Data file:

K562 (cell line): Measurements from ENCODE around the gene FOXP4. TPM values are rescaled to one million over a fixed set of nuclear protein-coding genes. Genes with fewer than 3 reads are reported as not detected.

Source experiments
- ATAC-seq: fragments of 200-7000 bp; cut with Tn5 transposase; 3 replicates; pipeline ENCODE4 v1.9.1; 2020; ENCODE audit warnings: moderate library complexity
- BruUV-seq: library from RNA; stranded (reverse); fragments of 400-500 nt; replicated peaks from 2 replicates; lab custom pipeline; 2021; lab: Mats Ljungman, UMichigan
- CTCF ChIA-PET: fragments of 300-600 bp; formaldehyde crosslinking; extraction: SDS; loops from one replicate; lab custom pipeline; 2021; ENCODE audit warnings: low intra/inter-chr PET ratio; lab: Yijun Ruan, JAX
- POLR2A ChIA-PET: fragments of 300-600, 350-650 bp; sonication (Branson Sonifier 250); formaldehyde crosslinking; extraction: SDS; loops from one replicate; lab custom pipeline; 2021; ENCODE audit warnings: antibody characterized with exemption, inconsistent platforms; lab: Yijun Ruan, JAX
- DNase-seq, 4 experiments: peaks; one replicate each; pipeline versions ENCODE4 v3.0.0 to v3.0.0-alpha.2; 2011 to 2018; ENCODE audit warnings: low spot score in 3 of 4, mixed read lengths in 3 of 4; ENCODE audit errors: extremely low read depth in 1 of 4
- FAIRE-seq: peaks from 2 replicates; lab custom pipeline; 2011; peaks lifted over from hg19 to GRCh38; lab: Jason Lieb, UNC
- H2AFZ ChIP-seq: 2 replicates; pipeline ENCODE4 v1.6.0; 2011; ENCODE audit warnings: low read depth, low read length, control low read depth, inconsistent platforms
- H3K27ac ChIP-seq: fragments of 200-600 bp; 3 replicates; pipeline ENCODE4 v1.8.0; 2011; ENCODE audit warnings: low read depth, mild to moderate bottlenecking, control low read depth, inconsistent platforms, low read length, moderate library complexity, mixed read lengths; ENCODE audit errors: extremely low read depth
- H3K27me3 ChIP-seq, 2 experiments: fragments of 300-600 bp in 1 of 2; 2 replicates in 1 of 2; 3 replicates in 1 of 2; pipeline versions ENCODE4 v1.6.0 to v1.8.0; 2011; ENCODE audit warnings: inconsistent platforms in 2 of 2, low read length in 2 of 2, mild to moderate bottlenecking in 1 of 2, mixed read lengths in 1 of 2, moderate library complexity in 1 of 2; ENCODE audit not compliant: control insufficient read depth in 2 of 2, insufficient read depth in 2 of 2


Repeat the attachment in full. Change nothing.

K562 (cell line): Measurements from ENCODE around the gene FOXP4. TPM values are rescaled to one million over a fixed set of nuclear protein-coding genes. Genes with fewer than 3 reads are reported as not detected.

Source experiments
- ATAC-seq: fragments of 200-7000 bp; cut with Tn5 transposase; 3 replicates; pipeline ENCODE4 v1.9.1; 2020; ENCODE audit warnings: moderate library complexity
- BruUV-seq: library from RNA; stranded (reverse); fragments of 400-500 nt; replicated peaks from 2 replicates; lab custom pipeline; 2021; lab: Mats Ljungman, UMichigan
- CTCF ChIA-PET: fragments of 300-600 bp; formaldehyde crosslinking; extraction: SDS; loops from one replicate; lab custom pipeline; 2021; ENCODE audit warnings: low intra/inter-chr PET ratio; lab: Yijun Ruan, JAX
- POLR2A ChIA-PET: fragments of 300-600, 350-650 bp; sonication (Branson Sonifier 250); formaldehyde crosslinking; extraction: SDS; loops from one replicate; lab custom pipeline; 2021; ENCODE audit warnings: antibody characterized with exemption, inconsistent platforms; lab: Yijun Ruan, JAX
- DNase-seq, 4 experiments: peaks; one replicate each; pipeline versions ENCODE4 v3.0.0 to v3.0.0-alpha.2; 2011 to 2018; ENCODE audit warnings: low spot score in 3 of 4, mixed read lengths in 3 of 4; ENCODE audit errors: extremely low read depth in 1 of 4
- FAIRE-seq: peaks from 2 replicates; lab custom pipeline; 2011; peaks lifted over from hg19 to GRCh38; lab: Jason Lieb, UNC
- H2AFZ ChIP-seq: 2 replicates; pipeline ENCODE4 v1.6.0; 2011; ENCODE audit warnings: low read depth, low read length, control low read depth, inconsistent platforms
- H3K27ac ChIP-seq: fragments of 200-600 bp; 3 replicates; pipeline ENCODE4 v1.8.0; 2011; ENCODE audit warnings: low read depth, mild to moderate bottlenecking, control low read depth, inconsistent platforms, low read length, moderate library complexity, mixed read lengths; ENCODE audit errors: extremely low read depth
- H3K27me3 ChIP-seq, 2 experiments: fragments of 300-600 bp in 1 of 2; 2 replicates in 1 of 2; 3 replicates in 1 of 2; pipeline versions ENCODE4 v1.6.0 to v1.8.0; 2011; ENCODE audit warnings: inconsistent platforms in 2 of 2, low read length in 2 of 2, mild to moderate bottlenecking in 1 of 2, mixed read lengths in 1 of 2, moderate library complexity in 1 of 2; ENCODE audit not compliant: control insufficient read depth in 2 of 2, insufficient read depth in 2 of 2